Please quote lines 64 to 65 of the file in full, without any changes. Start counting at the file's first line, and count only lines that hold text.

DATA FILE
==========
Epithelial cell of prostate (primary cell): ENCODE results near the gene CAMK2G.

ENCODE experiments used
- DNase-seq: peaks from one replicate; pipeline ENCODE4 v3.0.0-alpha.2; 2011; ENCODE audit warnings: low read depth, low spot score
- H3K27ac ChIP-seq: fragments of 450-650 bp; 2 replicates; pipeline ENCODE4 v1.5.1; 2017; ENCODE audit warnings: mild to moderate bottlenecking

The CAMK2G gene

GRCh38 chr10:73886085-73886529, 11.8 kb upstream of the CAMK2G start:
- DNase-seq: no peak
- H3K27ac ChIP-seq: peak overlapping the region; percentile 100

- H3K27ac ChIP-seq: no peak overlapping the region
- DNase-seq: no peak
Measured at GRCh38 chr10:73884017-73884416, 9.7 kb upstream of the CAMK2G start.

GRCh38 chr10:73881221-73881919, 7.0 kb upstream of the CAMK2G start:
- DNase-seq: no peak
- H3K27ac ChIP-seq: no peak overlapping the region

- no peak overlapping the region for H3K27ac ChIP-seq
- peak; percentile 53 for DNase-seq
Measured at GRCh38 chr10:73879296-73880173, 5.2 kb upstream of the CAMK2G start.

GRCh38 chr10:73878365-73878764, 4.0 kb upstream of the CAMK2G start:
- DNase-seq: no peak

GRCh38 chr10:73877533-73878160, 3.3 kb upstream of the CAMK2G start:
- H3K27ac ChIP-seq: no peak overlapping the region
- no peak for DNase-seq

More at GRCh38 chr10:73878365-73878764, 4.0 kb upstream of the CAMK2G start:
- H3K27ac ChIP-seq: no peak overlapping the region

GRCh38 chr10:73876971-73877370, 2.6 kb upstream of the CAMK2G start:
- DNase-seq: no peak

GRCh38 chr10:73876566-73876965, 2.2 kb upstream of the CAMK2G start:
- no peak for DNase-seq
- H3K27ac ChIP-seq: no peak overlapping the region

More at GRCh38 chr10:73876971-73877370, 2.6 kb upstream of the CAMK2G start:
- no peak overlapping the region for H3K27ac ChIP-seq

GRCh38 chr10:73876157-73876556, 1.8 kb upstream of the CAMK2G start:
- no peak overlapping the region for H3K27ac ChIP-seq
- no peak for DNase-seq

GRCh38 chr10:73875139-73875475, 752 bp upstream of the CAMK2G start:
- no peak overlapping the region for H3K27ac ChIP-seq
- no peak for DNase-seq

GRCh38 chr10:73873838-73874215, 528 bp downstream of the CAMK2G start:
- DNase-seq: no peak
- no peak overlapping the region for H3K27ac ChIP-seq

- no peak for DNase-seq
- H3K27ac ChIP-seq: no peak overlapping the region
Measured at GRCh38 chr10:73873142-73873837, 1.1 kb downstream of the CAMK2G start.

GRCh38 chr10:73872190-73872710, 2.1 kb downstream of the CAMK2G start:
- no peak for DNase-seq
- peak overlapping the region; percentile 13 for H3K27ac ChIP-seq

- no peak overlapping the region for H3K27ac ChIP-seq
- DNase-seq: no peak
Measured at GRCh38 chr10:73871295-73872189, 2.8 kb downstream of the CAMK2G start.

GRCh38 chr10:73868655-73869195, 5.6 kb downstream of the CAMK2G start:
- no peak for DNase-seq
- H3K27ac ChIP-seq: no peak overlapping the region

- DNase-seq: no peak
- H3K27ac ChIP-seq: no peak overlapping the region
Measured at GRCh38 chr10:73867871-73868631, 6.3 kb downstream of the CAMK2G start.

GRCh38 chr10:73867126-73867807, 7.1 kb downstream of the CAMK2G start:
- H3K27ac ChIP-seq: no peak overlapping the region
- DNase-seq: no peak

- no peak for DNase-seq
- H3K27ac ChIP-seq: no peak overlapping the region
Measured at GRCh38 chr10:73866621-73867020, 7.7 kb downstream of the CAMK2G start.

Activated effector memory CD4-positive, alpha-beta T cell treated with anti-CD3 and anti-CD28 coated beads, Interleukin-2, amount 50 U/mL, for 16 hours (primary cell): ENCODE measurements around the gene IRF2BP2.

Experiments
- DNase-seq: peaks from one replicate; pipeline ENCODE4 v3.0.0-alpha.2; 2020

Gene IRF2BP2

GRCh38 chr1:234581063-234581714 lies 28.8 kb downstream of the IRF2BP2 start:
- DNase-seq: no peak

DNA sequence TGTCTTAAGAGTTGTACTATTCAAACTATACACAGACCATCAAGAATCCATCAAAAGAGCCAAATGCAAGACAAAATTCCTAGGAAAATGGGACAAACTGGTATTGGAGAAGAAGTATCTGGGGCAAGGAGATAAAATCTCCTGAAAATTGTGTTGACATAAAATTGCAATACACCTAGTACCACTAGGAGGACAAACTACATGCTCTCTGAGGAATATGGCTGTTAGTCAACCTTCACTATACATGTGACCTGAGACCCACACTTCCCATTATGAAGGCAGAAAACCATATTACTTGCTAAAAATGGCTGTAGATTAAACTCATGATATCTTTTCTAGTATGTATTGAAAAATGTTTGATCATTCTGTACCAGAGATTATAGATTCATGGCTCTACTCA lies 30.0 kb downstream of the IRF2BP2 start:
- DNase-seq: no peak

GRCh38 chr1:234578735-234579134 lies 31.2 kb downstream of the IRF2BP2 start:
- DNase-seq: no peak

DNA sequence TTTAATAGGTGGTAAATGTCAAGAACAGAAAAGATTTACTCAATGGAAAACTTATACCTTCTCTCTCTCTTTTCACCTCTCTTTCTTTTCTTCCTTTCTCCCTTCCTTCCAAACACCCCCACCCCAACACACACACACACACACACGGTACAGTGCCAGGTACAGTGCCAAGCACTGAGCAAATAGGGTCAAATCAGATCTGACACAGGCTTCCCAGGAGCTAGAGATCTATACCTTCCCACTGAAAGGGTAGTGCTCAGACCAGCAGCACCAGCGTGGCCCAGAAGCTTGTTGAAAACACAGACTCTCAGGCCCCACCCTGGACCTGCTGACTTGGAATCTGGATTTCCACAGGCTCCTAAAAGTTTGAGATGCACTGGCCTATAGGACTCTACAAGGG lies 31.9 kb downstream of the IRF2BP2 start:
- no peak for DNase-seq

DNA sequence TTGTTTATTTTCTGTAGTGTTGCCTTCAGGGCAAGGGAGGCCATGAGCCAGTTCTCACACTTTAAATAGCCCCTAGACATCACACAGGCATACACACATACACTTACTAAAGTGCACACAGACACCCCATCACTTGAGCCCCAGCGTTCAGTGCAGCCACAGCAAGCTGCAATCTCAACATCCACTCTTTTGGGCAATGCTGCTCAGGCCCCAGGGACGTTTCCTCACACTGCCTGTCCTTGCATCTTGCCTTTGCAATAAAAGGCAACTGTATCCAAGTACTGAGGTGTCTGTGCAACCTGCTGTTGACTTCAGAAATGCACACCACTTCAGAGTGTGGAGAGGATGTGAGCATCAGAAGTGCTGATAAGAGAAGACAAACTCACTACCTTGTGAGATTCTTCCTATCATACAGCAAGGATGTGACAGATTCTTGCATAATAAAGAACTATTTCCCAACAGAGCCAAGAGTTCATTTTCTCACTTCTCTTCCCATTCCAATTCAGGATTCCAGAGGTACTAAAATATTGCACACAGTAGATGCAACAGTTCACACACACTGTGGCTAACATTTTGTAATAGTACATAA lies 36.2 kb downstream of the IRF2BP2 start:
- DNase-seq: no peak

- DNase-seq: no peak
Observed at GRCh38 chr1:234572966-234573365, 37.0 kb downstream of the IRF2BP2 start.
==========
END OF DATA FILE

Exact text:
- DNase-seq: peaks from one replicate; pipeline ENCODE4 v3.0.0-alpha.2; 2020

Gene IRF2BP2